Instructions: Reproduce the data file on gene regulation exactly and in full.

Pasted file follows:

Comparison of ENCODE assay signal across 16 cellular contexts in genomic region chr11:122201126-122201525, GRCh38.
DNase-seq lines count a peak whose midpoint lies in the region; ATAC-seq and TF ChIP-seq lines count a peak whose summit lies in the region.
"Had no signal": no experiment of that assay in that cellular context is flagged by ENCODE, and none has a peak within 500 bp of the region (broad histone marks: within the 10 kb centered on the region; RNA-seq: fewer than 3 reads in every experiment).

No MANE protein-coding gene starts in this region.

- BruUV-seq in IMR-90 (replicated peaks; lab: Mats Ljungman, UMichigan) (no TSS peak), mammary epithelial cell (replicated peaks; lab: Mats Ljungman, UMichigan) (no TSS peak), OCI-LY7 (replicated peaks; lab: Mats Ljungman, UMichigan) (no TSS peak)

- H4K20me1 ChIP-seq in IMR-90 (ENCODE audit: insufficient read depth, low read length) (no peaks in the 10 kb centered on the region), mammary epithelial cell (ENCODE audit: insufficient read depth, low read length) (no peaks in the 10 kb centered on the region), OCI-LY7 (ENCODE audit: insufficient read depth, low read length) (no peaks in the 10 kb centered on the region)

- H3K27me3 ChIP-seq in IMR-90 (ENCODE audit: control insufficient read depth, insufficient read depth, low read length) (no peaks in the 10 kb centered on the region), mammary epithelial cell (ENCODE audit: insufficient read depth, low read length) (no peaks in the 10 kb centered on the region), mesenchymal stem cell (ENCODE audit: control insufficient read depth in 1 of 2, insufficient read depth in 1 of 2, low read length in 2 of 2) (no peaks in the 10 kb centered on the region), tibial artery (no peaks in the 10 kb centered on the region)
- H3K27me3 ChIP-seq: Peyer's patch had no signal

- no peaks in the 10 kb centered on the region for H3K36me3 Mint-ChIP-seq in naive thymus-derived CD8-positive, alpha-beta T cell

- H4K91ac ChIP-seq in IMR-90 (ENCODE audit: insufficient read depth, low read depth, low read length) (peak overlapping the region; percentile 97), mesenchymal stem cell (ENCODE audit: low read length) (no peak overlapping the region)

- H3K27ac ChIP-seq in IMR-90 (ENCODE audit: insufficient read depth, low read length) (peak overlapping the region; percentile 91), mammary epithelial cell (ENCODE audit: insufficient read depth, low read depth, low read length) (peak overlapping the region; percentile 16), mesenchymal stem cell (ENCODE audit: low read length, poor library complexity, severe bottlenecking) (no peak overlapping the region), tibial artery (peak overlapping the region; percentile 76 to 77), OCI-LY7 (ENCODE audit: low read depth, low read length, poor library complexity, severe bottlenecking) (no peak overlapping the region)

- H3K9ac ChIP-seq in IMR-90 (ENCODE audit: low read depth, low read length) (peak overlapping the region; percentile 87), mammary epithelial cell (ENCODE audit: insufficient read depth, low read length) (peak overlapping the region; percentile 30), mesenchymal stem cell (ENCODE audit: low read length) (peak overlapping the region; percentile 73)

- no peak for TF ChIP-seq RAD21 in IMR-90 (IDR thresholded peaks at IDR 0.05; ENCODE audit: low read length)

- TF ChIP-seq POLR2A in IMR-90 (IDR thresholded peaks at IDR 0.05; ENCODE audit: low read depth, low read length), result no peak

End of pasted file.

Comparison of ENCODE assay signal across 16 cellular contexts in genomic region chr11:122201126-122201525, GRCh38.
DNase-seq lines count a peak whose midpoint lies in the region; ATAC-seq and TF ChIP-seq lines count a peak whose summit lies in the region.
"Had no signal": no experiment of that assay in that cellular context is flagged by ENCODE, and none has a peak within 500 bp of the region (broad histone marks: within the 10 kb centered on the region; RNA-seq: fewer than 3 reads in every experiment).

No MANE protein-coding gene starts in this region.

- BruUV-seq in IMR-90 (replicated peaks; lab: Mats Ljungman, UMichigan) (no TSS peak), mammary epithelial cell (replicated peaks; lab: Mats Ljungman, UMichigan) (no TSS peak), OCI-LY7 (replicated peaks; lab: Mats Ljungman, UMichigan) (no TSS peak)

- H4K20me1 ChIP-seq in IMR-90 (ENCODE audit: insufficient read depth, low read length) (no peaks in the 10 kb centered on the region), mammary epithelial cell (ENCODE audit: insufficient read depth, low read length) (no peaks in the 10 kb centered on the region), OCI-LY7 (ENCODE audit: insufficient read depth, low read length) (no peaks in the 10 kb centered on the region)

- H3K27me3 ChIP-seq in IMR-90 (ENCODE audit: control insufficient read depth, insufficient read depth, low read length) (no peaks in the 10 kb centered on the region), mammary epithelial cell (ENCODE audit: insufficient read depth, low read length) (no peaks in the 10 kb centered on the region), mesenchymal stem cell (ENCODE audit: control insufficient read depth in 1 of 2, insufficient read depth in 1 of 2, low read length in 2 of 2) (no peaks in the 10 kb centered on the region), tibial artery (no peaks in the 10 kb centered on the region)
- H3K27me3 ChIP-seq: Peyer's patch had no signal

- no peaks in the 10 kb centered on the region for H3K36me3 Mint-ChIP-seq in naive thymus-derived CD8-positive, alpha-beta T cell

- H4K91ac ChIP-seq in IMR-90 (ENCODE audit: insufficient read depth, low read depth, low read length) (peak overlapping the region; percentile 97), mesenchymal stem cell (ENCODE audit: low read length) (no peak overlapping the region)

- H3K27ac ChIP-seq in IMR-90 (ENCODE audit: insufficient read depth, low read length) (peak overlapping the region; percentile 91), mammary epithelial cell (ENCODE audit: insufficient read depth, low read depth, low read length) (peak overlapping the region; percentile 16), mesenchymal stem cell (ENCODE audit: low read length, poor library complexity, severe bottlenecking) (no peak overlapping the region), tibial artery (peak overlapping the region; percentile 76 to 77), OCI-LY7 (ENCODE audit: low read depth, low read length, poor library complexity, severe bottlenecking) (no peak overlapping the region)

- H3K9ac ChIP-seq in IMR-90 (ENCODE audit: low read depth, low read length) (peak overlapping the region; percentile 87), mammary epithelial cell (ENCODE audit: insufficient read depth, low read length) (peak overlapping the region; percentile 30), mesenchymal stem cell (ENCODE audit: low read length) (peak overlapping the region; percentile 73)

- no peak for TF ChIP-seq RAD21 in IMR-90 (IDR thresholded peaks at IDR 0.05; ENCODE audit: low read length)

- TF ChIP-seq POLR2A in IMR-90 (IDR thresholded peaks at IDR 0.05; ENCODE audit: low read depth, low read length), result no peak